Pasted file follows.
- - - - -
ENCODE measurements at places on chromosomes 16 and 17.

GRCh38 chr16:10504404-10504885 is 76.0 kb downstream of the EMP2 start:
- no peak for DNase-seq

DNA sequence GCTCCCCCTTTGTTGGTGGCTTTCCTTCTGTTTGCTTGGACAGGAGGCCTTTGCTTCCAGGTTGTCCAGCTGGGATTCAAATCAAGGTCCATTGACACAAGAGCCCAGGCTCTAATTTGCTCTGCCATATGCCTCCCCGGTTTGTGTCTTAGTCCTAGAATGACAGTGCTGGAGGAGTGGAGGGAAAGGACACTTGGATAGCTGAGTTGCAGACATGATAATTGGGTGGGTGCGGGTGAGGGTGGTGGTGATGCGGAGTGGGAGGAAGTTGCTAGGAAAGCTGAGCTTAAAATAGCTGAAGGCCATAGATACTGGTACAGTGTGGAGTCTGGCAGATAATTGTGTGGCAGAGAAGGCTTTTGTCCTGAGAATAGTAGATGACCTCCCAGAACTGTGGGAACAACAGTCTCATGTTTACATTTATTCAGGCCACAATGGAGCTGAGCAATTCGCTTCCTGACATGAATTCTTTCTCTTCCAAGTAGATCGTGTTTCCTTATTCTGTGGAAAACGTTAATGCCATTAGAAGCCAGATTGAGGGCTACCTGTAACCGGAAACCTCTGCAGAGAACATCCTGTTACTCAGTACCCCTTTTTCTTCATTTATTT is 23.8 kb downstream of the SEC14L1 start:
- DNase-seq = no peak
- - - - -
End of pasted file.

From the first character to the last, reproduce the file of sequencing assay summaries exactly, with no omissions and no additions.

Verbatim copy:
ENCODE measurements at places on chromosomes 16 and 17.

GRCh38 chr16:10504404-10504885 is 76.0 kb downstream of the EMP2 start:
- no peak for DNase-seq

DNA sequence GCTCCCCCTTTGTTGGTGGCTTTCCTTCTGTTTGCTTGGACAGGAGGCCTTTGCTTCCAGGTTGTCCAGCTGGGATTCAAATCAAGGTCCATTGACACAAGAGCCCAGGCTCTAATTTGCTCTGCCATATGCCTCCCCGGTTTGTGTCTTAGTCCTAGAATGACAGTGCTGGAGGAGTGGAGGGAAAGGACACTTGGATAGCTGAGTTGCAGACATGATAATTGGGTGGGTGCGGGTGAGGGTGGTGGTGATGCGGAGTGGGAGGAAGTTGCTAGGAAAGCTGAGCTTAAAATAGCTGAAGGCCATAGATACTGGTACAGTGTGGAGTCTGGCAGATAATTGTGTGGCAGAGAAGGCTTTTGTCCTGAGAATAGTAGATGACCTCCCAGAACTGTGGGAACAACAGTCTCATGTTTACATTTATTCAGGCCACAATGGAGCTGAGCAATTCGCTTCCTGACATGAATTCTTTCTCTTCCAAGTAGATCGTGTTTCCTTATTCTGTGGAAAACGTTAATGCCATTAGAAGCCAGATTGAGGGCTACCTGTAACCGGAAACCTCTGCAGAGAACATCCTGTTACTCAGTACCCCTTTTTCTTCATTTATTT is 23.8 kb downstream of the SEC14L1 start:
- DNase-seq = no peak